Parents and carers of babies often have their hands full.
Baby slings and carriers are useful for carrying your baby hands-free, so you can get things done.
It’s important to choose and use these products safely as they can cause suffocation, neck injuries and finger traps.
Check out these simple steps for choosing and using baby slings and carriers safely.
Choosing a safe baby sling or carrier
Before you step out in the world together, make sure you opt for the safest sling or carrier for your baby:
- Choose a sling or carrier that’s right for your baby’s size and allows some head, arm and leg movement and even weight distribution.
- Look for restraining straps to prevent your baby from falling out and straps that you can adjust with one hand.
- Choose a sling or carrier with sturdy materials and heavy-duty fasteners.
- Check for sharp points, edges or rough surfaces that may harm your baby.
- For babies under 4 months, or who are premature, low birth weight or have breathing difficulties, consult a paediatrician before using these products.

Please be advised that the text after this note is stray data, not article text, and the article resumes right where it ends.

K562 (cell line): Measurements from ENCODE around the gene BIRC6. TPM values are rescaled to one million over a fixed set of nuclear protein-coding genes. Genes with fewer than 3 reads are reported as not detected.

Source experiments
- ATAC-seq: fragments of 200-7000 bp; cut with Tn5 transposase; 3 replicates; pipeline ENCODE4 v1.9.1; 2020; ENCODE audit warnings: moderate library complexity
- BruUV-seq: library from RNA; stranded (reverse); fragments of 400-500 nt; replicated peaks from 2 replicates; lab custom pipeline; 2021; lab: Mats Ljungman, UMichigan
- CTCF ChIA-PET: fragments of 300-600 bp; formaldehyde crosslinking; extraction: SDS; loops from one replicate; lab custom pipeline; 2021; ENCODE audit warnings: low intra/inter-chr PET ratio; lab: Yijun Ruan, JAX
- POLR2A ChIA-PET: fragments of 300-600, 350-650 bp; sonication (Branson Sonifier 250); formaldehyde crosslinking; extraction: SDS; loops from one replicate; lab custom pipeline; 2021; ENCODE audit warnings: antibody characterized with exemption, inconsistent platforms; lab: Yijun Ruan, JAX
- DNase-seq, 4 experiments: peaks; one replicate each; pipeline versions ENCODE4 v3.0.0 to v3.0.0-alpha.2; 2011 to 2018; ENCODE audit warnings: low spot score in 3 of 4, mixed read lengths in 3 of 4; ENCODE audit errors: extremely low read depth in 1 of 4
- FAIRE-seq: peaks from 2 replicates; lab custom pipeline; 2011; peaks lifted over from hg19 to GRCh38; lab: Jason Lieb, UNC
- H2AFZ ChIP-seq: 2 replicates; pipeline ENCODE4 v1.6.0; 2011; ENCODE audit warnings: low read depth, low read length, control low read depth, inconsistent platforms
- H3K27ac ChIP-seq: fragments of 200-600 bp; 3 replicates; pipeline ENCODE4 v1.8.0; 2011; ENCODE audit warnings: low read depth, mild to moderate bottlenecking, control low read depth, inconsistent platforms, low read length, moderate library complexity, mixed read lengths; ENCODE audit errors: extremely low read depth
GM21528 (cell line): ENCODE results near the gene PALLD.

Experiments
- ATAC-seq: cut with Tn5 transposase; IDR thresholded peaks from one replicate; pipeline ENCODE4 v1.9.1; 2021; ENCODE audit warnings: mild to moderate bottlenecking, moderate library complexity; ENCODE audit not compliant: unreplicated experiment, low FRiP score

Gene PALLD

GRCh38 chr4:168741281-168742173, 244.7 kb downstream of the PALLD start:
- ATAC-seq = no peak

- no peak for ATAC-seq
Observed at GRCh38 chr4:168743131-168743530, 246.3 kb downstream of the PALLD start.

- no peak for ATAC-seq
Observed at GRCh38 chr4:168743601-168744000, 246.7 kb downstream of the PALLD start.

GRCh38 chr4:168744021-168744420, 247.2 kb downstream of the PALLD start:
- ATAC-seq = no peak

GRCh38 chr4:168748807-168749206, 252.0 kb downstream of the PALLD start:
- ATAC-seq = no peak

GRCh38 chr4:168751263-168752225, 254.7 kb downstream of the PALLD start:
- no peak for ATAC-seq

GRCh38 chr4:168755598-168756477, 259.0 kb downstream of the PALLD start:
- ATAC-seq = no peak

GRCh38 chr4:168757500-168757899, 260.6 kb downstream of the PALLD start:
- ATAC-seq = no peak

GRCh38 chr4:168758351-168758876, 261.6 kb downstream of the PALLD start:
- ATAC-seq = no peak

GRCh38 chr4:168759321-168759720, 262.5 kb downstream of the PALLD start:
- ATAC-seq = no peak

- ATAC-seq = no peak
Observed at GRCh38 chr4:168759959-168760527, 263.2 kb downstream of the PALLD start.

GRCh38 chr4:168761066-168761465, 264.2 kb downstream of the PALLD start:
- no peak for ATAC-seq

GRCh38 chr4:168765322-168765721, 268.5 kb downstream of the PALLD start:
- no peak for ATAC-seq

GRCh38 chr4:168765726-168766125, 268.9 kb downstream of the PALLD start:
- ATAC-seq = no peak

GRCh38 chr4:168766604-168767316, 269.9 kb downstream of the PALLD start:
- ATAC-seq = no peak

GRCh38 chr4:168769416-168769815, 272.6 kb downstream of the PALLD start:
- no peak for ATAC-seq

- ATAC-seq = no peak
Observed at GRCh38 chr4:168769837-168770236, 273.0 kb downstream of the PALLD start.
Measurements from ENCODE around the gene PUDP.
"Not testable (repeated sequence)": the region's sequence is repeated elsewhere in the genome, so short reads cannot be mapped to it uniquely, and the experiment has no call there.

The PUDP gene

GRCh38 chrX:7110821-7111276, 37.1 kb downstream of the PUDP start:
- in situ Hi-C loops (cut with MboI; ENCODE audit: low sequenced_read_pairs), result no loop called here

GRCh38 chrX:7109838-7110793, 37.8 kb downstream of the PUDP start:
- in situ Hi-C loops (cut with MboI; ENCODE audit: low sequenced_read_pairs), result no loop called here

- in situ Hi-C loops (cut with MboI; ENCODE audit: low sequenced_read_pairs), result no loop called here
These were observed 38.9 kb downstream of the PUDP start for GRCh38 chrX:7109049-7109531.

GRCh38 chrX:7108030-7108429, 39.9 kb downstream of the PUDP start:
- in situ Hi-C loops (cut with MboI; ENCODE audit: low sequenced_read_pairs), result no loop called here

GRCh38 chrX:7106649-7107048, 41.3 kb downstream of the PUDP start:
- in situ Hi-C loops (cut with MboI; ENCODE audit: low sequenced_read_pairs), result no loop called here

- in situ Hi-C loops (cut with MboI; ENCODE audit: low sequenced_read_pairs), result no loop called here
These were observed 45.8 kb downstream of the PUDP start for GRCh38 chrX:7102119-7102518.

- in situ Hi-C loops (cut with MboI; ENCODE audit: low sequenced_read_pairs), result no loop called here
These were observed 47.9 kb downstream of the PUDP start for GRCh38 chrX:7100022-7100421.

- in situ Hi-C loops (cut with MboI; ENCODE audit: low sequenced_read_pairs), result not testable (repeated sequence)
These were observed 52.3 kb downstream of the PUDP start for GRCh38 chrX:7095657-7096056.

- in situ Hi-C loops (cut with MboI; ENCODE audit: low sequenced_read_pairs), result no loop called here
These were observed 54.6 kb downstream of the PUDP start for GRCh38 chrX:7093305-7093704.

- While they might sound comforting for your baby, never buy slings/carriers that are described as 'womb-like' or a 'cocoon' to avoid risk of suffocation.
Using your baby sling or carrier safely
- Check the instructions for safe use and have someone assist you when using the sling/carrier for the first time.
- Always use restraining straps to prevent your baby from falling out.
- Make sure your baby’s chin is off their chest and your baby’s face is uncovered to avoid suffocation.
- With slings, place your baby in a slanted or upright position so they have a straight, flat back with head support and their chin up.
Remember and follow the TICKS advice:
- T — Tight: Slings should be tight enough to hug your baby close to you.
- I — In view at all times: You should always be able to see your baby's face by simply glancing down.
- C — Close enough to kiss: By tipping your head forward you should be able to kiss your baby on the head.
- K — Keep chin off the chest: A baby should never be curled so that their chin is forced onto their chest as this can restrict their breathing.
- S — Supported back: The baby's back should be supported in a natural position so their tummy and chest are against you.